f9bf2e123e34e1ab3a1143d2d4419955
5aa67a0784abf781de571d65332804321b9bc805
describe
'1248' 'info:fdaE20080103_AAAAKTfileF20080107_AAADLG' 'sip-files00008.txt'
7d1de7b85964fe337747492c4f617b06
0cdf439777294a569df29b3c8f1d33f9e0732e2a
describe
'24852' 'info:fdaE20080103_AAAAKTfileF20080107_AAADLH' 'sip-files00008thm.jpg'
638d80a68cffc2812bd3c998d3fa0e7f
cd4ae1b19a74ad6f96e6643eb3c368de5a0954fb
describe
'656859' 'info:fdaE20080103_AAAAKTfileF20080107_AAADLI' 'sip-files00009.jp2'
4d58be411b0f67bad2510d177ad4a449
293569d1b2ac24fa1e6793351d6e84edeb106dcc
describe
'202929' 'info:fdaE20080103_AAAAKTfileF20080107_AAADLJ' 'sip-files00009.jpg'
9a1c5cc403a2411bd0909b2390ab1048
2f1727aeb183dcfca1eb454098c74622c43ea406
describe
'24086' 'info:fdaE20080103_AAAAKTfileF20080107_AAADLK' 'sip-files00009.pro'
ecee48053e2a73fbbfa195b91b117e00
6fe2e09821a96675b19c72c5914423aa5296c75e
describe
'65459' 'info:fdaE20080103_AAAAKTfileF20080107_AAADLL' 'sip-files00009.QC.jpg'
efaa24006d37f14f8033fe7632e8e831
4358b3a80de8051f77bbcc39826be72eff8e5632
describe
'5267256' 'info:fdaE20080103_AAAAKTfileF20080107_AAADLM' 'sip-files00009.tif'
d2d90134866e1d4db46d2335422d5c61
bb42336fd8aac248b7037086a3e7484bc0da31e4
describe
'1503' 'info:fdaE20080103_AAAAKTfileF20080107_AAADLN' 'sip-files00009.txt'
5ab3a86d4d485cb0619a12a970b70449
cdf2bd3e9b584ba34bda0e7ebc6b7eba993e7673
'2011-08-04T05:39:29-04:00'
describe
'24817' 'info:fdaE20080103_AAAAKTfileF20080107_AAADLO' 'sip-files00009thm.jpg'
802fa0861a95ed5ee51b01ee71f2e7c7
7c91db8b1a9722074dd229fe123351a259253e96
describe
'684988' 'info:fdaE20080103_AAAAKTfileF20080107_AAADLP' 'sip-files00010.jp2'
7133a633297ed353095d71e69ae45855
8314ccbe1da55794a036fc600dc91093a0d5e36e
describe
'137011' 'info:fdaE20080103_AAAAKTfileF20080107_AAADLQ' 'sip-files00010.jpg'
57f7f17ef015e01e57f762e61d736eaa
e6bed77a5871198f5d9783becf03db27512b17b4
describe
'40771' 'info:fdaE20080103_AAAAKTfileF20080107_AAADLR' 'sip-files00010.QC.jpg'
8474fbc168ac5deaaac2d7160c0a4caa
f7591a059949d84e4f1e32f7fc66e76c0513a0c2
describe
'16449476' 'info:fdaE20080103_AAAAKTfileF20080107_AAADLS' 'sip-files00010.tif'
0ae489a66696e623ecaf4faac3846220
427e9b8d8dac9b4d1efd776a4edf525edab12505
describe
'23' 'info:fdaE20080103_AAAAKTfileF20080107_AAADLT' 'sip-files00010.txt'
efeec7237e547e35808fcebd088f1473
6ff7a653f159b75bec41b2fb55e07087fef6de44
describe
'18899' 'info:fdaE20080103_AAAAKTfileF20080107_AAADLU' 'sip-files00010thm.jpg'
a8215b3a4d1af341147c31b1ed773d71
c49e04956d161cad91e792f405e18432d1c945e0
describe
'672898' 'info:fdaE20080103_AAAAKTfileF20080107_AAADLV' 'sip-files00011.jp2'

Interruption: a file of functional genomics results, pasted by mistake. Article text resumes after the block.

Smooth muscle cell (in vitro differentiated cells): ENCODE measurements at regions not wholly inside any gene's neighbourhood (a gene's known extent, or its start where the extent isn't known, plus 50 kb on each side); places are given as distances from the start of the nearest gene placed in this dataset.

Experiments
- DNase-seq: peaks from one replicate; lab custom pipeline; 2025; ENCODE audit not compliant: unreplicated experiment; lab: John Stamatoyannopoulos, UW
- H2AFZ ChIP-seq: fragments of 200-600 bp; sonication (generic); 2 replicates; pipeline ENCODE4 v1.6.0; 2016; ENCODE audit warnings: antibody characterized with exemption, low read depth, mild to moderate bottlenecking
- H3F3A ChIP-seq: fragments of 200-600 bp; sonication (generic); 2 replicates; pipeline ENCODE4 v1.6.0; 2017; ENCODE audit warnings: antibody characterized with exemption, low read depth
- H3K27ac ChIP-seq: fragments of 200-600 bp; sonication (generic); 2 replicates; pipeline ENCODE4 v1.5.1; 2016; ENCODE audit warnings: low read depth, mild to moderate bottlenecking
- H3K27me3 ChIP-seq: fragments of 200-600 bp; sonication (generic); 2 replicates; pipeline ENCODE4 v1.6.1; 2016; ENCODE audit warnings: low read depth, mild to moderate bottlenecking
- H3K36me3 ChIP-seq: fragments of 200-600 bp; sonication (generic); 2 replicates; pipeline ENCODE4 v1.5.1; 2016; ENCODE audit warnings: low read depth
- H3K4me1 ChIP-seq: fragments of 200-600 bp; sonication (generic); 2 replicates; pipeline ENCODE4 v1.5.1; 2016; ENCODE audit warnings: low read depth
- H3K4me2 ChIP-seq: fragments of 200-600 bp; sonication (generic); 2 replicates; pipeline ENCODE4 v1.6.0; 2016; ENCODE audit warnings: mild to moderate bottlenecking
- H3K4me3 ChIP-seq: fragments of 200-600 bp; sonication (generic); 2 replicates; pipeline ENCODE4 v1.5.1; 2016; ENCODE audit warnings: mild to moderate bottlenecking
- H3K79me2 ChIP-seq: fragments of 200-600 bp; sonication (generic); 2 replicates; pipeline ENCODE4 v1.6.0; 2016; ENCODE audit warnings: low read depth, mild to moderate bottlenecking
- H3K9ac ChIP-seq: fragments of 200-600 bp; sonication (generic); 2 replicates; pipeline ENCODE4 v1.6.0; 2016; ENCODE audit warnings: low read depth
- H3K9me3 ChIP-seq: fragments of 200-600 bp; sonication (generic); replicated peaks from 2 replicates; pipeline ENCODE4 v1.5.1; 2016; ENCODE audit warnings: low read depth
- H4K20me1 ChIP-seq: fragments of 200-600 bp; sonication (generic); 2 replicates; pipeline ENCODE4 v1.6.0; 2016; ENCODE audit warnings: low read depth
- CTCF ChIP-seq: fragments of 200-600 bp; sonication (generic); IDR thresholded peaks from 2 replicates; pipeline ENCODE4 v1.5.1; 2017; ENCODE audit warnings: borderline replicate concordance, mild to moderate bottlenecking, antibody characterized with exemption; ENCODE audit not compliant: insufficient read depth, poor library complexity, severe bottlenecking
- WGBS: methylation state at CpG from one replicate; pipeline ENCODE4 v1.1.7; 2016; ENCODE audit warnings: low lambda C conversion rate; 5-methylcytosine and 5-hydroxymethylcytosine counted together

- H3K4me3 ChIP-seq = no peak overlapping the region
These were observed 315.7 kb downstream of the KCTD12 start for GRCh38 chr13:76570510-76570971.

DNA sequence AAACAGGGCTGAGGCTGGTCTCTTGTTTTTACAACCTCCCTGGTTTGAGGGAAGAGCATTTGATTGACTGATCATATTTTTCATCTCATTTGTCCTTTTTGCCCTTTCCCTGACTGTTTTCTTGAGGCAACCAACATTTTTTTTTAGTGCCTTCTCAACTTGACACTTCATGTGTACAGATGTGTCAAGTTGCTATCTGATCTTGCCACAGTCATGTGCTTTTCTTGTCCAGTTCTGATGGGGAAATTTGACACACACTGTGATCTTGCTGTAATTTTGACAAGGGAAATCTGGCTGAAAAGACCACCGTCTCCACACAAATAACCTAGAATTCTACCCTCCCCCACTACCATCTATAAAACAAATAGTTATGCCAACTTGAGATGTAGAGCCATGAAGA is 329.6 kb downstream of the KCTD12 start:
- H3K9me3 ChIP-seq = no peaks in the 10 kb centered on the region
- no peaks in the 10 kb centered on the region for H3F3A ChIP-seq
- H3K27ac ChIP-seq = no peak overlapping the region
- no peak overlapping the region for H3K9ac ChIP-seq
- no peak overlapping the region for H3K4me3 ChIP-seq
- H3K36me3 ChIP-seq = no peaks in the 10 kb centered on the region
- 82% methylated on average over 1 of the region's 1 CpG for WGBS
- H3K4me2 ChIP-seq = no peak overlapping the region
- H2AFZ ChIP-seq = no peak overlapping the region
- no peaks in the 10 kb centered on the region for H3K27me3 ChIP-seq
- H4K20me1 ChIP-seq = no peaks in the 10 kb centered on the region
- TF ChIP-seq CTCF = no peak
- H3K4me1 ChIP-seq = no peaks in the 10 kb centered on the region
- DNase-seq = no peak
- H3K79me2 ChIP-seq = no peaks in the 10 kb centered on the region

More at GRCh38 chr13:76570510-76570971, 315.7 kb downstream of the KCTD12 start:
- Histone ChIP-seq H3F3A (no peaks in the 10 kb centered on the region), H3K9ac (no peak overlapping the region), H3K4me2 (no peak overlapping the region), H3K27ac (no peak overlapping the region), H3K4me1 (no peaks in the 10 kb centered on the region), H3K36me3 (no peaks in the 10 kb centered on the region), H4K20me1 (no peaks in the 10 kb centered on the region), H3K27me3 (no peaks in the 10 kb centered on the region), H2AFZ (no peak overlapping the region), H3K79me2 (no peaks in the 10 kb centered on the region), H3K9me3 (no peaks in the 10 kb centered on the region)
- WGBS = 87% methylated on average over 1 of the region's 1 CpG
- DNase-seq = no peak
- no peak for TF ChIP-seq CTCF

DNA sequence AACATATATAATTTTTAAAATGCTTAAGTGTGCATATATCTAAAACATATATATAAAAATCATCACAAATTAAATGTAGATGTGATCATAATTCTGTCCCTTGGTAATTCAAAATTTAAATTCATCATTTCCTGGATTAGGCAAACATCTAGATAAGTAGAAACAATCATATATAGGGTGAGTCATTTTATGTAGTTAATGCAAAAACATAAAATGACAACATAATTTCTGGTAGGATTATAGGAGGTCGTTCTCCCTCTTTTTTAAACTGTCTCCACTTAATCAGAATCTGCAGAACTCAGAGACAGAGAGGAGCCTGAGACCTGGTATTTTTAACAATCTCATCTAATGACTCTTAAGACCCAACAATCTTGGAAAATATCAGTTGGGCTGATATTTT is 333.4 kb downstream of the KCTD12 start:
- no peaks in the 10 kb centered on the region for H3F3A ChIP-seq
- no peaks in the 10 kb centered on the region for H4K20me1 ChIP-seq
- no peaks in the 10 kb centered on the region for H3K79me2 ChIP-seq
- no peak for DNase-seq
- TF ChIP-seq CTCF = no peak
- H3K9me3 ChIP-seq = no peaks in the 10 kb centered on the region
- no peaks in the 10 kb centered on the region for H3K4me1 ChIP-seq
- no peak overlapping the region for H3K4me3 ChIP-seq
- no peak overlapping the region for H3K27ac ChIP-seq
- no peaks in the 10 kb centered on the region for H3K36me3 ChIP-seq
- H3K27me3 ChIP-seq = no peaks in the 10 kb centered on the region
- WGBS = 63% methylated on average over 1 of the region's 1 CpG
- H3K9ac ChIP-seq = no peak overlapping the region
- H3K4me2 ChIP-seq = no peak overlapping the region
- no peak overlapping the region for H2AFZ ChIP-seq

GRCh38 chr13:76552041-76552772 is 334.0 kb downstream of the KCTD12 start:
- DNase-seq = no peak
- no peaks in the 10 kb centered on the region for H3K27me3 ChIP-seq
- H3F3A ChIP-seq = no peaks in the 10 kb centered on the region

d6d4f133cc77971187cd8d4e589a453b
4f5b62b80a0e7ea7785d51275b4dd26fd941db71
describe
'195187' 'info:fdaE20080103_AAAAKTfileF20080107_AAADLW' 'sip-files00011.jpg'
aad6d3409b6240bd21d559fe4f946cb4
66b71616cb9f03e94e666cdbe41c22e292695ac0
describe
'27919' 'info:fdaE20080103_AAAAKTfileF20080107_AAADLX' 'sip-files00011.pro'
d63d06e4c52bd7062643bf89363af431
253ef5eaf3217bdab96e17fa4b90fe527c2e1e2c
describe
'66394' 'info:fdaE20080103_AAAAKTfileF20080107_AAADLY' 'sip-files00011.QC.jpg'
508f42a019e1ed4a7fcec675d729af64
dca50e20287f7a33d8d7c6febfa82d2c2b40aad0
describe
'5397512' 'info:fdaE20080103_AAAAKTfileF20080107_AAADLZ' 'sip-files00011.tif'
746c982b176044b61426fefd673ec342
233f04909081008253884ae0759fcf452aa8acae
describe
'1509' 'info:fdaE20080103_AAAAKTfileF20080107_AAADMA' 'sip-files00011.txt'
c8069a31993f3543b1692a7b33398810
642bce728c8f11596ae43b7f272363326d882985
describe
'26023' 'info:fdaE20080103_AAAAKTfileF20080107_AAADMB' 'sip-files00011thm.jpg'
75d0c67e1cd5d5f7c6e6680414ccbedb
e11c587491c012e91a3b4559b2a5c98c3048ce0f
describe
'701852' 'info:fdaE20080103_AAAAKTfileF20080107_AAADMC' 'sip-files00012.jp2'
1a16e282d07f4e3b83768c8ffdea06e3
ba243e18ccf5995bb9587f7c449223d84713b013
describe
'168754' 'info:fdaE20080103_AAAAKTfileF20080107_AAADMD' 'sip-files00012.jpg'
6780c0b5cd40acda41a074732f8e7340
5675f0b08a4e5c03d57adebdff4687ebf7f6f4ee
describe
'14636' 'info:fdaE20080103_AAAAKTfileF20080107_AAADME' 'sip-files00012.pro'
046517c86bbaaf9211cf31fed7e314bb
9b68215bbab5cfa2d19c5697e9cc131f45a8315a
describe
'55800' 'info:fdaE20080103_AAAAKTfileF20080107_AAADMF' 'sip-files00012.QC.jpg'
a583df3dc03efa219bcddb62f922b173
43ff7d617479f7c7bc8b1e543da6addb8418c9d7
describe
'5627152' 'info:fdaE20080103_AAAAKTfileF20080107_AAADMG' 'sip-files00012.tif'
77ce96f2bd1d22a82211f269ee9d031b
3e144616d5e643443e8945155870b03a9fcb3e1d
describe
'669' 'info:fdaE20080103_AAAAKTfileF20080107_AAADMH' 'sip-files00012.txt'
326ac1a7832f0375cb628ac91217d418
ede5c8f2f8d31e06f2b71cdb99fd4753f95a92f3
describe
'24254' 'info:fdaE20080103_AAAAKTfileF20080107_AAADMI' 'sip-files00012thm.jpg'
a8781b2e6a274319b6fa6ae3dd40852f
19ea461e511ad9eb12dbaae80886fbf1e0850993
describe
'32' 'info:fdaE20080103_AAAAKTfileF20080107_AAADMJ' 'sip-filesprocessing.instr'
160127c5625fb58f68663465f8e0a833
add8ff1e1fa1318c00c86e447c5fcd3ed9166d9c
describe
'25872' 'info:fdaE20080103_AAAAKTfileF20080107_AAADMK' 'sip-filesUF00025024_00001.mets'
a2c2c35f2b4dd78c08765b00961fd9d9
5b2132bc1bbf3ef0d9a346beb307edb468980b25
describe
TargetNamespace.1: Expecting namespace 'http://www.uflib.ufl.edu/digital/metadata/ufdc2/', but the target namespace of the schema document is 'http://digital.uflib.ufl.edu/metadata/ufdc2/'.
'2013-12-19T10:35:06-05:00' 'mixed'
xml resolution
http://www.uflib.ufl.edu/digital/metadata/ufdc2/ufdc2.xsdhttp://www.w3.org/2001/XMLSchema
BROKEN_LINK http://www.uflib.ufl.edu/digital/metadata/ufdc2/ufdc2.xsd
http://www.w3.org/2001/XMLSchema
The element type "div" must be terminated by the matching end-tag "
".
TargetNamespace.1: Expecting namespace 'http://www.uflib.ufl.edu/digital/metadata/ufdc2/', but the target namespace of the schema document is 'http://digital.uflib.ufl.edu/metadata/ufdc2/'.
'27480' 'info:fdaE20080103_AAAAKTfileF20080107_AAADMN' 'sip-filesUF00025024_00001.xml'
79d0987a21e628bad531f1f9f7583abe
14061051ffc5a2627cf6a7bdb70ff015833d912d
describe
xml resolution